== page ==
8 Min Read
(John Kemp is a Reuters market analyst. The views expressed are his own)
By John Kemp
LONDON, Dec 12 (Reuters) - It is time to stop demonising hydraulic fracturing. Oil and gas production is a messy, dirty business that produces all sorts of harmful waste. But the chemicals used in hydraulic fracturing are no more dangerous than those frequently used in acidizing and other conventional well treatments.
Fracking poses no more risk to the environment than production from conventional wells, which the industry and regulators have learned to manage successfully in recent decades to minimise the impact on local communities.
Much of the political opposition to fracking seems to be driven by general hostility to fossil fuels, and a lack of understanding about how oil and gas are produced from conventional wells, rather than by any special dangers associated with hydraulic fracturing itself.
The risks commonly cited by opponents (contamination of drinking water, disposal of salty waste water and chemicals from fracked wells, and seismic activity) are just as much of a problem when drilling ordinary wells.
Differences between conventional and fracked wells are overstated. Fracking went mainstream long ago. It is part of a spectrum of techniques for improving flow rates and the ultimate amount of hydrocarbons recovered from a broad range of oil and gas-bearing formations.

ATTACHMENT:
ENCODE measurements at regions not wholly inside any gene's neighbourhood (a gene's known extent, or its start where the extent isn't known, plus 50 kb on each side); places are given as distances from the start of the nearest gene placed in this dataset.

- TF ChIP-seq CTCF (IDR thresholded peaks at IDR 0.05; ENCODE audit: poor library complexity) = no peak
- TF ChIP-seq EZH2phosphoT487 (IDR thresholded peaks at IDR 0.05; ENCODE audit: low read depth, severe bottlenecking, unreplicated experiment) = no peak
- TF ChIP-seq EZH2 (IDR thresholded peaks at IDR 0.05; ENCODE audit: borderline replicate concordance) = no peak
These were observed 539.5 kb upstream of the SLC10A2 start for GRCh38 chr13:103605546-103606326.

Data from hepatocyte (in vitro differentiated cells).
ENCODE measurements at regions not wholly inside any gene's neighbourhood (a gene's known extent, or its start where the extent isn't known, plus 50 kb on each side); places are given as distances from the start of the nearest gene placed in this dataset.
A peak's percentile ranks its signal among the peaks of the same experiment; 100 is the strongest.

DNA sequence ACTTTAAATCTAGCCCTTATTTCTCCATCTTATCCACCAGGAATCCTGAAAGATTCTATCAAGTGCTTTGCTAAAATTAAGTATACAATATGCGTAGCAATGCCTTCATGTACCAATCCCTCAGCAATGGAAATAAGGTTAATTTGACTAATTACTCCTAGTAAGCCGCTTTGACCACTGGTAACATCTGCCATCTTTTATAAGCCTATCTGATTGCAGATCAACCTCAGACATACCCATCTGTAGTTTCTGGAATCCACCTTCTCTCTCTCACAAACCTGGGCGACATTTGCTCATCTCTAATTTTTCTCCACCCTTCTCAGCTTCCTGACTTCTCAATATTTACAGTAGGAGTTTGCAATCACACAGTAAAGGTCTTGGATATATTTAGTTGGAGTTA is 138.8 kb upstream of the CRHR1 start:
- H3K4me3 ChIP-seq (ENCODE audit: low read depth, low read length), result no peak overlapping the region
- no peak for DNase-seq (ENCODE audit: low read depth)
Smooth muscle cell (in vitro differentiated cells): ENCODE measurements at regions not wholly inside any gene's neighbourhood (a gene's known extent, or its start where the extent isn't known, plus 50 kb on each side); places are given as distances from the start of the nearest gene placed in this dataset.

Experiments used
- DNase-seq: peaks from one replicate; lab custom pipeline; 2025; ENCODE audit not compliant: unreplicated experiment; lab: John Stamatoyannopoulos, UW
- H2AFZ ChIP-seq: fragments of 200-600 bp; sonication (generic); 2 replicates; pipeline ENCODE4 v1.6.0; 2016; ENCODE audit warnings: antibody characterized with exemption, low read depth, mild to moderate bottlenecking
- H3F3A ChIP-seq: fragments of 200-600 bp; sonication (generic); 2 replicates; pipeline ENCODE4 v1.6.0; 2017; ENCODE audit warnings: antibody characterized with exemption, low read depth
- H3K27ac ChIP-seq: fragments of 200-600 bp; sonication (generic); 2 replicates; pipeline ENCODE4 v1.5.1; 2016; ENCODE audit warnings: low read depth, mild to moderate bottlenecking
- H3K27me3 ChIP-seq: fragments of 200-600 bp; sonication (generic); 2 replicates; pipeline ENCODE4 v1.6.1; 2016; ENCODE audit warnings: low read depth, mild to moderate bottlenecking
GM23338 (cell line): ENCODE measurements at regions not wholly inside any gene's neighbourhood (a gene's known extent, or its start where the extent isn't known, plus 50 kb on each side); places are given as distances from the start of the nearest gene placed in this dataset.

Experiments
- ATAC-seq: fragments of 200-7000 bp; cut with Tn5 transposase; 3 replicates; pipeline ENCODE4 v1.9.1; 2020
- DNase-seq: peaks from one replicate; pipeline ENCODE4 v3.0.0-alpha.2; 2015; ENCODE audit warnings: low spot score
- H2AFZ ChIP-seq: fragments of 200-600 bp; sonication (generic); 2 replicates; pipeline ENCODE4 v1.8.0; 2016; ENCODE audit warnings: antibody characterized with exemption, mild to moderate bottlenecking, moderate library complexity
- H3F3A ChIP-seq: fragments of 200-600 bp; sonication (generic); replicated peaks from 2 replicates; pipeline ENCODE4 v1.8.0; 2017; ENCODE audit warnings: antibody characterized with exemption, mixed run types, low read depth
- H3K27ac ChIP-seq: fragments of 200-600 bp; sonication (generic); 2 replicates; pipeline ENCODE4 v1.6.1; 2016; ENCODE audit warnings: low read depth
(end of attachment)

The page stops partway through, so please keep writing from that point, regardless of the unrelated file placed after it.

The oil industry has been using explosives to fracture reservoir rocks and improve oil flow to the foot of wells since 1865.
From the middle of the 20th century, the dangerous practice of dynamiting wells was gradually replaced by hydraulic fracturing using high pressure fluid injection. The first frack job was performed in Kansas' Hugoton field as long ago as 1947.
By 2002, long before shale gas and oil had emerged on the political radar, hydraulic fracturing had been used a million times in the United States, according to a recent survey by the National Petroleum Council (NPC).
Up to 95 percent of wells are now fracked, accounting for 43 percent of total U.S. oil production and 67 percent of natural gas production, according to the NPC ("Prudent Development: Realising the Potential of North America's Abundant Natural Gas and Oil Resources," September 2011).
Fracking is routinely used to improve recovery from a wide range of oil and gas wells, not only those drilled into tight formations such as the Barnett shale in Texas and North Dakota's Bakken.